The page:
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NAMPA — A fireman, a librarian and a DMV employee walk onto a stage.

That isn’t the start to a joke, it’s what Treasure Valley community members saw Thursday night at the Idaho Press Spotlight Awards.

The awards, held annually, recognize extraordinary citizens from around the Treasure Valley. All of them had, in some way or another, been featured in stories written by Idaho Press reporters throughout the last year. Each week, one is nominated to receive the awards by staff for their contributions to the community.

“We call this event the ‘Academy Awards of caring,’” said Jeanne Huff, Idaho Press community editor, in her opening remarks.

Huff served as Mistress of Ceremonies for the event, joining Idaho Press Publisher Matt Davison and Idaho Power President and CEO Darrel Anderson in presenting the awards. Boise State University President Marlene Tromp delivered the keynote address.

“There is so much craziness in this world,” Anderson said in his speech. “We need to remember the good.”

Anderson also took a moment to remind the crowd that October is Domestic Violence Awareness Month. Anderson, along with Idaho Power, is a vocal supporter of the Women’s and Children’s Alliance, a social service organization that works with families trying to heal from domestic violence in the household. It’s a subject particularly close to one table of nominees; the Larsen family was nominated for starting KYMfest, an annual festival aimed to bring awareness to the importance of mental health. Their family member, Kymberlee Larsen, was killed by her boyfriend in April 2018.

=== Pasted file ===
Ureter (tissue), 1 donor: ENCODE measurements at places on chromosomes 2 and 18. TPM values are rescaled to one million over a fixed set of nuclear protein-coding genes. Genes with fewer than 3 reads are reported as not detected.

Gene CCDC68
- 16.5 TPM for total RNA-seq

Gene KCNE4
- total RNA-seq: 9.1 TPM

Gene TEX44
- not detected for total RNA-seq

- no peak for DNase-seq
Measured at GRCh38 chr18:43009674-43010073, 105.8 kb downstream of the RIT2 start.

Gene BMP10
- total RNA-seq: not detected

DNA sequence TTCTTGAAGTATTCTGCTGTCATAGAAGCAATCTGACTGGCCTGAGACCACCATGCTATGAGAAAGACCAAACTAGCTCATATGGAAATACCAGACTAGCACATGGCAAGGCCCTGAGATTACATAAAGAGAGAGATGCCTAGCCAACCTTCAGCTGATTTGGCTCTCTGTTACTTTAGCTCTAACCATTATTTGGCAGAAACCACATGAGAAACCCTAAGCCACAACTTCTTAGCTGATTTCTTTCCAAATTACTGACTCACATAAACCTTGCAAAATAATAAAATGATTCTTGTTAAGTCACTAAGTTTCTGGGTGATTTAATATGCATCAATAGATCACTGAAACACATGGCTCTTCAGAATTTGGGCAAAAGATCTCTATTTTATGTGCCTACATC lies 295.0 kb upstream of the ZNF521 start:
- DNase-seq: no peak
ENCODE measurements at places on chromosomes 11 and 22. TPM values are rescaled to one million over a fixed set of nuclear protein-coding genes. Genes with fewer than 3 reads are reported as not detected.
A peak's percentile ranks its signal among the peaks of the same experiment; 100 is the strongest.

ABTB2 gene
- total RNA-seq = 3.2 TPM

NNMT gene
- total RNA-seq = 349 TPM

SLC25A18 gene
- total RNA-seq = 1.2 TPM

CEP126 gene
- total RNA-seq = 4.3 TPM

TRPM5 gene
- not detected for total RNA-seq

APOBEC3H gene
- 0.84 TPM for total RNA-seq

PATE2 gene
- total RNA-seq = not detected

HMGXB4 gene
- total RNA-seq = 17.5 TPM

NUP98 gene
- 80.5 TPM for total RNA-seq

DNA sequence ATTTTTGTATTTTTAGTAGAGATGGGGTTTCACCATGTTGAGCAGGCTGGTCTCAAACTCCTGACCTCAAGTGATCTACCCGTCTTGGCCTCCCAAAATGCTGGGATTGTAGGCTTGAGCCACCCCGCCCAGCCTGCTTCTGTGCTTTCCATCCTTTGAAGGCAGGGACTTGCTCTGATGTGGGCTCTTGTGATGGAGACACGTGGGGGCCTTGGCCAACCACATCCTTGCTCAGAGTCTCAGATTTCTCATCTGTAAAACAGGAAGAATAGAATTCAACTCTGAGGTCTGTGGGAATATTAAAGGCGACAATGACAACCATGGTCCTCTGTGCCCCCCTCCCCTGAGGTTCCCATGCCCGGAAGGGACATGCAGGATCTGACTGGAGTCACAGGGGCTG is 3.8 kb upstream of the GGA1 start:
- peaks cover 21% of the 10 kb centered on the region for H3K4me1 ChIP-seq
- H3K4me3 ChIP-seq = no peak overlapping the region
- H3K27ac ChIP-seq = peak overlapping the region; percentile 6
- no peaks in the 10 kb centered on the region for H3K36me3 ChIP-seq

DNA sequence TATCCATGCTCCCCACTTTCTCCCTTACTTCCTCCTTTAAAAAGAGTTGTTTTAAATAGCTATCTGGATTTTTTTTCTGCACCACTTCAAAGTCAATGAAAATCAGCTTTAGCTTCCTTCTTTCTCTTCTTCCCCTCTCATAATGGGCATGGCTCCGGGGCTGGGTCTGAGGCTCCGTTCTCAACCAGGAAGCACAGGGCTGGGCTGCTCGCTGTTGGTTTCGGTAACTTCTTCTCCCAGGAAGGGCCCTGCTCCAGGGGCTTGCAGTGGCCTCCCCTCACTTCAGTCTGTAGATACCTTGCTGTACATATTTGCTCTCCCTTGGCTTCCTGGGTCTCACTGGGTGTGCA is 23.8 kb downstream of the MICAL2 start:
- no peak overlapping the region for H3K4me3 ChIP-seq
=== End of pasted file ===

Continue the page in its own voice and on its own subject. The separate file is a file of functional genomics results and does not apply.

Huff gave special recognition to one table in particular; that belonging to the family of Beckham Hoagland-Bice, a 9-year-old Melba boy who died earlier this summer. In February, the NNU men’s soccer team made Beckham an honorary member of the team, letting him join them for a day of practice on the field.

Another big hit with the crowd was Yuko, the Ada County Courthouse dog who calms victims, particularly children, as they testify in court. Yuko and her handler, Kristin Friend, were nominated for this work.

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Yuko, the Ada County prosecutor’s office courthouse dog, walks across the stage at the Idaho Press Spotlight awards on Thursday, Oct. 24 at the Nampa Civic Center.

THE WINNERS

In total, over 50 people, groups or organizations were nominated for the 12 different awards. Some, for their heroic deeds saving a life or delivering a baby and others for simply looking out for the little guy, as was the case for Benjamin Campbell, who was nominated for creating a wheelchair for a paralyzed ferret.

“These are lifesavers and joy bringers,” Huff said. “And after you read their stories, you will be filled with pride and love for your community. These are the people we walk among each and every day.”

The Idaho Press and Idaho Power selected a winner from each category of nominees. They are:

Arts and Entertainment Award: Ryan Peck and Boise Rock School for the work the school did hosting two concerts to benefit the victims of Boise’s mass stabbing in June 2018.

Businessperson of the Year: Maria Andrade, who runs Immigrant Justice Idaho, an organization that provides free and low-cost legal services to Idaho’s immigrants.